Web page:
Athletic Adventures Fuel Longtime Friendship for Women’s Group
A circle of friends fueled by athletic pursuits has kept a dozen or more women together over the decades.
It began as a group of moms in the mid-’90s who decided that as their energetic preschoolers were learning soccer, they would like to do the same. They signed up for weekly lessons at an indoor soccer center in Holland, Michigan. Soon, they were part of a women’s soccer league, and recruiting former high school and college players to give them an edge on the field.
They named their team the Warmones as sort of an insider joke about raging hormonal women. The name stuck. Over the decades, the Warmones moved on to other athletic adventures, from marathon training to yearly trips that take them skiing in Colorado, hiking in Tennessee or riding bikes across Michigan’s Upper Peninsula. Most recently, they have posted Facebook photos of themselves at weekly pickleball games, cross-country skiing and on a weekend back-country hike in the Manistee National Forest.
“Physical activity is really kind of the nucleus of us coming together,” said Amy Bade. “We have modified as we age. We can’t play soccer against the 30-year-olds anymore but we can take our dogs out hiking or go cross-country skiing. That’s how this core group has kind of stayed together.”
Bade is the group’s ringleader. A mother of two grown boys, she is a Hope College associate professor of psychology and a retired practicing psychologist. She’s known as Warmone 1. The core members have license plates with their Warmone numbers.
Bade credits this unique fitness friendship circle with spurring her to complete marathons, triathlons and Ironman competitions. At 65, this petite bundle of energy and dark curls is currently training for a half-dozen half and full Ironman events this summer.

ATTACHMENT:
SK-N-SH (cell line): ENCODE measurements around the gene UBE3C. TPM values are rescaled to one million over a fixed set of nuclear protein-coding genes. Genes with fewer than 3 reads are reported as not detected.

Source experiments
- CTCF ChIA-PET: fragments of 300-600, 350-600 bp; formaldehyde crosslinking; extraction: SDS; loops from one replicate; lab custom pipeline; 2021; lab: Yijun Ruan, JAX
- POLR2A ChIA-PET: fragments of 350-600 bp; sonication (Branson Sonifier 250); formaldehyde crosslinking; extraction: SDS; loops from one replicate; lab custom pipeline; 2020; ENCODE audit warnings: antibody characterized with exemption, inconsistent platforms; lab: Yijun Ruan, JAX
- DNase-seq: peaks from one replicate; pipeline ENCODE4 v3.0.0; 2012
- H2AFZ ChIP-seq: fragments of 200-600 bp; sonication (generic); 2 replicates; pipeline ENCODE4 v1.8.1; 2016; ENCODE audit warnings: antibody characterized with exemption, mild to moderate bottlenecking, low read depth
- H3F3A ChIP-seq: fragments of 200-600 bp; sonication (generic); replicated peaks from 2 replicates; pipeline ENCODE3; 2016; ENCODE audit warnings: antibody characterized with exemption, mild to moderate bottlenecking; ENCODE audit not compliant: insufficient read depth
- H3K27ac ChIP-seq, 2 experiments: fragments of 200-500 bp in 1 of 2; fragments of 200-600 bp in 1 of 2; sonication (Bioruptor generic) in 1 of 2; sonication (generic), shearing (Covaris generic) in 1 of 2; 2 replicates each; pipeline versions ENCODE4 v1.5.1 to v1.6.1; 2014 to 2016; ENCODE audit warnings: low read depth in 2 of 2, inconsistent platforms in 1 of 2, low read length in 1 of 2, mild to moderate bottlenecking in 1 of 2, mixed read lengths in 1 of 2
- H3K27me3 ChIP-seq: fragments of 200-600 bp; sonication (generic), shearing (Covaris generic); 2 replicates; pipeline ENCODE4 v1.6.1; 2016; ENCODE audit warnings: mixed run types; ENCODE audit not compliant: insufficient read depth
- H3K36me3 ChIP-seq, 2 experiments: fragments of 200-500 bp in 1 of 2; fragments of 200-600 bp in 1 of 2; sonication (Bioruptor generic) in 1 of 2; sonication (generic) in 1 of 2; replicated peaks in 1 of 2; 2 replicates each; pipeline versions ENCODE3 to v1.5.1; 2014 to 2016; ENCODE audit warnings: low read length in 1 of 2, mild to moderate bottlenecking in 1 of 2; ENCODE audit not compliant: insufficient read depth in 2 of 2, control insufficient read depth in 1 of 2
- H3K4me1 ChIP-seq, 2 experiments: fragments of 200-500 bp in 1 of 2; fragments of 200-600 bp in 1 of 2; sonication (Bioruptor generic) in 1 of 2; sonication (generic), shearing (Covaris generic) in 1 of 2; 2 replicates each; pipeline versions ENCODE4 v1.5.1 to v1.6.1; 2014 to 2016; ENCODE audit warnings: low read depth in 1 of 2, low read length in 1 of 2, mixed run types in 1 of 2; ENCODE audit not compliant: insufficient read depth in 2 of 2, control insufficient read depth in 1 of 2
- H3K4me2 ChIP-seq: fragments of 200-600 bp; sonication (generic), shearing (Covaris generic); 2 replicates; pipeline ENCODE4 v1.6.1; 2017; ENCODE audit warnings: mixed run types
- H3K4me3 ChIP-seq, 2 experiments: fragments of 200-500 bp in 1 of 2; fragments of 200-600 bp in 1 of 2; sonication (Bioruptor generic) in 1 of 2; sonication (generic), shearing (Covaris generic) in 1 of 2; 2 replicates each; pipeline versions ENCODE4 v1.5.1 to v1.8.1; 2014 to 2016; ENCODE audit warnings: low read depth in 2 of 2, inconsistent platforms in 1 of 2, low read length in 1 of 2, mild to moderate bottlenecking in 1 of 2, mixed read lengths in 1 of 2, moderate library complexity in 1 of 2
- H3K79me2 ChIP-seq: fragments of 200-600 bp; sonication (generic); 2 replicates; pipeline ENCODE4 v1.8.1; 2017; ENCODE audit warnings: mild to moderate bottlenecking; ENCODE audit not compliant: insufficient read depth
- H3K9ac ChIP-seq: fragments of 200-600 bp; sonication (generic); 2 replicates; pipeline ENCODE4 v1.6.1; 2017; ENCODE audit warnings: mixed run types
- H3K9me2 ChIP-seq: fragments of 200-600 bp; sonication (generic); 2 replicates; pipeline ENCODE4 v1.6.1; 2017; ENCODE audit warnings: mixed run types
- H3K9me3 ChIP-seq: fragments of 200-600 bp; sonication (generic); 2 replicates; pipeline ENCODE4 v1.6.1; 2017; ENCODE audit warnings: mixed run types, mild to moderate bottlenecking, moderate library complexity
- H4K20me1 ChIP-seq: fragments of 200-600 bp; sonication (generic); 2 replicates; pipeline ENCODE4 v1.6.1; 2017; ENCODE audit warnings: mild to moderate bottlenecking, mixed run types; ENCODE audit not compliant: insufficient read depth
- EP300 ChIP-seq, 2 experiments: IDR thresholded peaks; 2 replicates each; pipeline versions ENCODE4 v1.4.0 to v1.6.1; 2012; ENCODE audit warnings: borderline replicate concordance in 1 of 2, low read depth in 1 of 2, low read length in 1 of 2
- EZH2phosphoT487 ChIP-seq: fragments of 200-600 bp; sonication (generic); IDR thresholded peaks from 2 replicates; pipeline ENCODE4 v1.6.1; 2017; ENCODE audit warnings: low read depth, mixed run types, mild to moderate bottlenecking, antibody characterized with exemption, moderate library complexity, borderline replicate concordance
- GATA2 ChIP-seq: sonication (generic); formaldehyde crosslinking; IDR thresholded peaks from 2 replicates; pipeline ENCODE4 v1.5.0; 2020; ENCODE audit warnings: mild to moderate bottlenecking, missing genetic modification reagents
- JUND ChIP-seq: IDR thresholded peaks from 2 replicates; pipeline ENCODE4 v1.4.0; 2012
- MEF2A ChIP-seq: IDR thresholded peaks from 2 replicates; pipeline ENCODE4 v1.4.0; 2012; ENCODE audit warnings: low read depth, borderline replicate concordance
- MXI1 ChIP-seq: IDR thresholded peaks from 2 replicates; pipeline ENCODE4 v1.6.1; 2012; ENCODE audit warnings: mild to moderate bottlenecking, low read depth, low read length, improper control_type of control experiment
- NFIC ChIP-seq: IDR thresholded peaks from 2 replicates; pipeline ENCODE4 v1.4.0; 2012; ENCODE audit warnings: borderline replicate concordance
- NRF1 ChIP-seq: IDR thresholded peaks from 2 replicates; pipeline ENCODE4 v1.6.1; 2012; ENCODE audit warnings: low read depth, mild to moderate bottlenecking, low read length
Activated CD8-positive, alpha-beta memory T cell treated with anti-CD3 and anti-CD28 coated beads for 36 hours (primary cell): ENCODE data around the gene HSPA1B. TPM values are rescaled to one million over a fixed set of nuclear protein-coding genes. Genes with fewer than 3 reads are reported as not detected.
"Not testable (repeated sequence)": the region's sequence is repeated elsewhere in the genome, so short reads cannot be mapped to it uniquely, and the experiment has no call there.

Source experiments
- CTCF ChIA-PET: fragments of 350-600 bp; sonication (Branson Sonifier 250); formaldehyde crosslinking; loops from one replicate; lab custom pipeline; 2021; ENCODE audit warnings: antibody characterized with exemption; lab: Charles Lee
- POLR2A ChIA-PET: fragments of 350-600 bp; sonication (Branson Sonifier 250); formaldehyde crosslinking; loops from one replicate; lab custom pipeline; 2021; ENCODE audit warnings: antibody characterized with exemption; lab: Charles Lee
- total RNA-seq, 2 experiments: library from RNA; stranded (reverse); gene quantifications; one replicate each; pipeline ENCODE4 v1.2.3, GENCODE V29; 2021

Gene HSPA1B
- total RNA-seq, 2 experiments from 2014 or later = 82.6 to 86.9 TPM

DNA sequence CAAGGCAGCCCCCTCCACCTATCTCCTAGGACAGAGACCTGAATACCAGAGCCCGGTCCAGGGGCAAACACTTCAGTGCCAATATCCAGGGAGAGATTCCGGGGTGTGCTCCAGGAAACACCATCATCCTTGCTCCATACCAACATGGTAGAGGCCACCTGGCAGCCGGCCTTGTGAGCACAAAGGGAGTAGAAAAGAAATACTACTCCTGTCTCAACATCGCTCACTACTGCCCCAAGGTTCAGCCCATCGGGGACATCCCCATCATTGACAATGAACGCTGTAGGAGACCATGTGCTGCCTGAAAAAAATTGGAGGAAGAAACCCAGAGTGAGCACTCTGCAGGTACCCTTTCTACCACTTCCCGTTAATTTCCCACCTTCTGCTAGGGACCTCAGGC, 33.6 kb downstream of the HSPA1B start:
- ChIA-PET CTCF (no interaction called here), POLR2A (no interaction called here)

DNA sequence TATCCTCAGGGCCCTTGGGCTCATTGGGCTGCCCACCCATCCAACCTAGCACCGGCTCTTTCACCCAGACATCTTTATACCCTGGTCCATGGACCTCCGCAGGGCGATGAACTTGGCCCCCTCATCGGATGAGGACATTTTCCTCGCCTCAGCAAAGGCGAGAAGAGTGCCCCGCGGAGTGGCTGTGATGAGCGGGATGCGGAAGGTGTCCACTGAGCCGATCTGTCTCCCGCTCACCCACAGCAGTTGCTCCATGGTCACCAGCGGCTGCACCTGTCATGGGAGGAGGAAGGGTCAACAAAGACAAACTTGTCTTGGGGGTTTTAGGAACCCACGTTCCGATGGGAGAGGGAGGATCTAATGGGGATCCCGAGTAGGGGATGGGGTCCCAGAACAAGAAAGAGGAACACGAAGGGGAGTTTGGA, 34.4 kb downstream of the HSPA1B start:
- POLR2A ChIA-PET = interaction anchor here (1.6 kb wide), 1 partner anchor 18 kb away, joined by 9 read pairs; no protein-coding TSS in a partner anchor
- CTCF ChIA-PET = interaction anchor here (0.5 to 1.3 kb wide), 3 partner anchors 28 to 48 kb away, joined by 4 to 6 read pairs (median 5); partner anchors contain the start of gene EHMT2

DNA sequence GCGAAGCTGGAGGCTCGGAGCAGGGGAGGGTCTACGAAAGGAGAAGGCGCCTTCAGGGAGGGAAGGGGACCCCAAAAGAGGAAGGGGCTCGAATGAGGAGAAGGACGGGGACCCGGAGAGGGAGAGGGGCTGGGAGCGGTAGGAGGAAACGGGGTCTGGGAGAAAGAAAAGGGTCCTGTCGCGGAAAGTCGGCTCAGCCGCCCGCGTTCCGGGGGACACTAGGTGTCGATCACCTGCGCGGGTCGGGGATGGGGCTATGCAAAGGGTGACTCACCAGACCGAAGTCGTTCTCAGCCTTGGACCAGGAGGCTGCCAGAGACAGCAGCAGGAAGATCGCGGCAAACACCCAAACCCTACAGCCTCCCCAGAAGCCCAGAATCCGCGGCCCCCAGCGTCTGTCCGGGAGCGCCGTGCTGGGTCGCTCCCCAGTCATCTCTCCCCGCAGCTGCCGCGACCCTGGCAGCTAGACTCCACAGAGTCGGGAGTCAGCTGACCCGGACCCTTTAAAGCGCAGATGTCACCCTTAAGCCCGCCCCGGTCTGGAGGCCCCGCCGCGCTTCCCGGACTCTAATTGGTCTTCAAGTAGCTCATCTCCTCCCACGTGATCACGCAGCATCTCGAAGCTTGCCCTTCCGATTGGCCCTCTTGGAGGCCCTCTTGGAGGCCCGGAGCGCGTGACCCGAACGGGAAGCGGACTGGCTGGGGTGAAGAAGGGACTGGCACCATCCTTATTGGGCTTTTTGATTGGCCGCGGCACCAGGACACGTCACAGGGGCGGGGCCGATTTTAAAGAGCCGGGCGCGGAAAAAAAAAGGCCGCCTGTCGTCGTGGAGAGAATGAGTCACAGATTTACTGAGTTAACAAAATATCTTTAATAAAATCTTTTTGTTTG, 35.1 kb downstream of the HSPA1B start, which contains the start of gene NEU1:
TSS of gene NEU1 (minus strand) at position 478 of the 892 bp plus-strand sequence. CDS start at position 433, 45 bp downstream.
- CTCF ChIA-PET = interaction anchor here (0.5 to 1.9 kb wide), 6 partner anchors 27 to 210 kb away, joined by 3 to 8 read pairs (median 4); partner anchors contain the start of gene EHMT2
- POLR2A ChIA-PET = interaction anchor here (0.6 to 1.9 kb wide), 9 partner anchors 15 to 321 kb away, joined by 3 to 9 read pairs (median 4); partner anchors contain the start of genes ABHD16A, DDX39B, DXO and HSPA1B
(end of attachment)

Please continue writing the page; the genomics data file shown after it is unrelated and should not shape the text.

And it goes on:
The Warmones’ ranks have grown with the addition of more like-minded women, as well as husbands and male friends. They have branched out into a nonprofit, Cleats for Kids, that collects used soccer cleats that are distributed to local recreational departments, and the group hosts an annual Christmas party that attracts hundreds from the local community.
The heart of interaction
Doing physical activity and breaking a sweat is at the heart of how these women interact with each other.
Megan Macina, 48, joined the Warmones as a young mom in the early 2000s. New to the Holland area, the appeal for Macina was to keep fit and have a social outlet.
“It was this regular event we’d play and then we’d hang out after to catch up and then everyone scattered off to real life. It was kind of a scheduled thing that just really balanced life a bit for me,” said Macina, a longtime Blue Cross Blue Shield Michigan member.
Now a mother of two high schoolers and an engineer manager at an automotive packaging supplier, she is looking forward to increasing her participation when she is an empty nester and has more time in her schedule.
Beth Anderson, a mother of four and a senior engineering manager for a global automotive supplier, says this fitness circle has played a role in the women’s emotional resilience.
“Really, at any given time, you can reach out to this group and say, ‘Hey, I’m struggling. I need someone to go on a run with me or go on a walk with me,’” said Anderson, also a BCBSM member.
They have rallied together through cancer diagnoses and treatments, and the death of parents.
“We’re always there to support one another,” Anderson said. “If someone needs to train for a triathlon, it’s like ‘OK, I’m not necessarily a triathlete, but I’ll be there to train with you.’ We kind of push each other in a healthy way because you want to spend time with these just absolutely fun-loving, caring, easy-going, but hard-working women.”
Taking time for themselves and growing this special friendship circle has also been a lesson for their own children. Anderson, 53, has seen this with her own daughters.
Her youngest, also an athlete, told her, “When I grow up, I need to have my Warmones group.”
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Photo credit: Amy Bade/Beth Anderson